"While there, " runs Mr. Butler's report, Major Jost de Stael, head of the French Mission, turned over to us three car-loads (65 cases) of supplies of the Comité Franco-Serbe, mostly clothing for women and children, which had been in Brindisi for some weeks. Here, too, we found Mr. Tripcovitch, a Serbo-American, of the American Red Cross, who worked with us from this time on.

"When it became apparent that the Italians would not allow the 'Menhir ' to enter the port of Brindisi we called on them to transport us without delay to Corfu, and Dr. Ryan and I were sent via Avlona, while Mr. Tripcovitch accompanied Mr. Slavko Grouitch directly to Corfu.

"One of the most interesting episodes of this expedition was our journey from Brindisi to Corfu. We crossed the Adriatic in a small passenger boat, the only others to make the trip being Mr. Magoon, of the American Red Cross, who was in pursuit of Red Cross supplies which he finally found on a freighter in Avlona Harbour and accompanied to their destination in Corfu, and an English Engineer officer on a tour of inspection of the jetty being built at Avlona by the English Engineer corps. As soon as we left Brindisi it became apparent that the danger from submarines would be slight on account of the very rough weather, and the trip was made without incident. We lay for twenty-four hours in the great harbour of Avlona, surrounded by snow-covered mountains, and were then transhipped to a large Italian liner on which was one of the last Serbian regiments, 2,000 strong. The men showed the effects of the terrific strain under which they had been living. Many were without their rifles, and many were without shoes, their feet being wrapped in bits of old cloth tied together with string. But they showed of what fine stuff they were made, and after seeing them it was no surprise to learn later of the feats accomplished by the Serbian troops after rest and refitting at Corfu.

"Dr. Ryan's presence on board was discovered during the evening and he was greeted with enthusiasm by the Serbian officers to most of whom his services in Belgrade were familiar. The departure from Avlona next morning (Feb. 13) was over a calm sea. And as we were a prize which would have meant glory for the captain of any Austrian submarine, the precautions taken for our protection were thorough. First, the mine-sweepers came in clearing the channel, and then we went out with one destroyer to lead the way and four others doing a 'chassé-croisé' around us to protect us from harm.

"We reached Corfu, where we found the 'Menhir' on February 14th, and visited the tragic Island of Vido where a number of the oldest and youngest Serbian troops were dying as the result of starvation and exhaustion (1). Called to service among the last, just as the retreat commenced, they had been isolated at Fieri, near the border of Albania, and, with the breakdown of the Commissariat, they had retreated to the coast, unable to secure supplies, and harassed at night by the Albanians --- apparently friendly by day. But the French Army medical authorities, a few days before our arrival, had taken hold and had procured from the French fleet a number of huge tents to serve as hospital wards while the Adrien 'baraques,' shipped from France, were being erected. We met the French military surgeon, Dr. Randon, who asked us for blankets which we were able later to furnish him --- about 1,000 in all. He also asked if we could get him tents, sheets, slippers, fuel-oil, and ordinary medicines. After consultation with the French medical authorities as to the best use to be made of the 'Menhir ' and the funds at our disposal, it was decided that it would be wise to proceed to Athens to purchase medical supplies, sheets, slippers, and so on, and to load about 300 tons of American Red Cross supplies, then lying in storage in the port of Piræus. They had been destined to the Serbians, but as a result of their retreat it had been impossible to deliver them and they had been discharged and placed in storage.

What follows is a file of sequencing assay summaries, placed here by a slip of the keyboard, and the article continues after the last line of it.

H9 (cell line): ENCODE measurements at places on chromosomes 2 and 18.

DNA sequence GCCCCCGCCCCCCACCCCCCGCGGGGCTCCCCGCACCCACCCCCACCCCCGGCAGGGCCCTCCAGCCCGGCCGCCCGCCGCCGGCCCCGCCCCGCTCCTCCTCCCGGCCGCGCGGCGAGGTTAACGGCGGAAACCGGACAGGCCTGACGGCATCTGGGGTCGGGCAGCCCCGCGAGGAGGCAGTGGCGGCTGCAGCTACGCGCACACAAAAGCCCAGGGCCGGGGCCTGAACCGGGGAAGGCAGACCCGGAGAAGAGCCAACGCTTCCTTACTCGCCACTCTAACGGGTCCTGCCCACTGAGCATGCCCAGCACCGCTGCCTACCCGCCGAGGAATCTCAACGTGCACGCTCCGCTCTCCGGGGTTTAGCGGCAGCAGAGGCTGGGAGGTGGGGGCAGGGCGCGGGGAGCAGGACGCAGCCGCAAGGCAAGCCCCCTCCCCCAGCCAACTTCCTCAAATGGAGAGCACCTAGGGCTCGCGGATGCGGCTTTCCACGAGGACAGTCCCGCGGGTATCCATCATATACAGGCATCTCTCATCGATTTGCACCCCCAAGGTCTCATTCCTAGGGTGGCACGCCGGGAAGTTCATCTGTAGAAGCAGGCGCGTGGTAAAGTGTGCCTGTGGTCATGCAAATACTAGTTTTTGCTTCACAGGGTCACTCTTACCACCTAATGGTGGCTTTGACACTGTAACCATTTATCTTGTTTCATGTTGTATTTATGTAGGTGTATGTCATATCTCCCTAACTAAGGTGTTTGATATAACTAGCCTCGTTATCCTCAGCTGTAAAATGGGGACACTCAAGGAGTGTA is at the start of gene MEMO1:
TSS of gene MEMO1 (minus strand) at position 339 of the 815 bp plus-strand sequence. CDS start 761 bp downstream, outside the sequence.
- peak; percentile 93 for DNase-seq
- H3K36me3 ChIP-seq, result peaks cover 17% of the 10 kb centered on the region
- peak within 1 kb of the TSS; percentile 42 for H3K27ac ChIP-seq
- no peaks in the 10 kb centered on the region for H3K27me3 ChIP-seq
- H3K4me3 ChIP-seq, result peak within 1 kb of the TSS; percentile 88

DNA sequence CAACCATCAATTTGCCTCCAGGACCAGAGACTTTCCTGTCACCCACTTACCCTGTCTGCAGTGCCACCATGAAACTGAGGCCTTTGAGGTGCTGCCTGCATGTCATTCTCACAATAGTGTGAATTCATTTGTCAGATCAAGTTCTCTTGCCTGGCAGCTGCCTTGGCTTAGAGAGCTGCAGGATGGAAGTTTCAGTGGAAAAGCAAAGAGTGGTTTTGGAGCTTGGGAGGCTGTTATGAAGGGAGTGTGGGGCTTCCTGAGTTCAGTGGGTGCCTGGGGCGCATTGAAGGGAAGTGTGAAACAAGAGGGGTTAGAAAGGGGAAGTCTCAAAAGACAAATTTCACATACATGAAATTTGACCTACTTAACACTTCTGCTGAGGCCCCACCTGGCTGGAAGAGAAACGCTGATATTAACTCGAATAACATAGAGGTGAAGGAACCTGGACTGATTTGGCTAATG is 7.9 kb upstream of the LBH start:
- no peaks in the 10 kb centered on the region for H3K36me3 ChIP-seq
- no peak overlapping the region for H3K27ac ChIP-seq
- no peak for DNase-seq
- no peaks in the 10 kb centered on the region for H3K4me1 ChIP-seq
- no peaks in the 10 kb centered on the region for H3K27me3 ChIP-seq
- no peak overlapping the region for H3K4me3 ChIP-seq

"On February 18th, we left for the Piraeus, but were delayed by storms so that we got there only on the third day out. In Athens we purchased from funds for the Serbian relief 2,000 sheets, 700 pairs of slippers, 100 cases of fuel-oil, and varied drugs, among them, after great search, 50 lbs of castor-oil, at 6 1/2 drachmas a pound, and quinine, at 140 drachmas a pound, and aspirin, at 67 drachmas. The American Legation and Consulate staffs gave us every possible assistance.

"The 'Menhir' was to leave the Piræus for Corfu on Wednesday morning, March 1st. It was decided to divide up our party. Dr. Ryan left Athens on Thursday, the 2nd, to take the Greek mail-steamer ,for Corfu, and Mr. Ralph Bates, of the American Red Cross, whom we found in Athens and who had helped in purchasing and loading supplies, and myself, left at the same time for Messina and Rome. But we were delayed by storms and only reached Rome on March 8th. While in Rome, Mr. Hugh Reid Griffin had received from the British Serbian Relief Fund, in Corsica, a request for sheets, pillow-cases and standard drugs for the civic hospital in Bastia ; so we purchased 1,000 sheets, 500 pillow-cases, and 50 lbs of castor-oil, quinine, aspirin, bismuth and bi-carbonate of soda.

"Messrs. Ryan and Tripcovitch left Corfu on the 'Menhir' on March 12th, but were delayed by the usual storms. On March 16th, the ship having finally reached Naples, Mr. Griffin and I proceeded there, and on the following day, Messrs. Ryan and Tripcovitch, and I left on the same vessel for Bastia where we arrived on the 19th. We visited, with the Serbian representatives, the various barracks and found them in excellent condition. The next day we went by rail to Ajaccio where we visited, with the Prefect, who is in charge of all Serbian Relief work, four of the five establishments where the Serbian refugees are housed.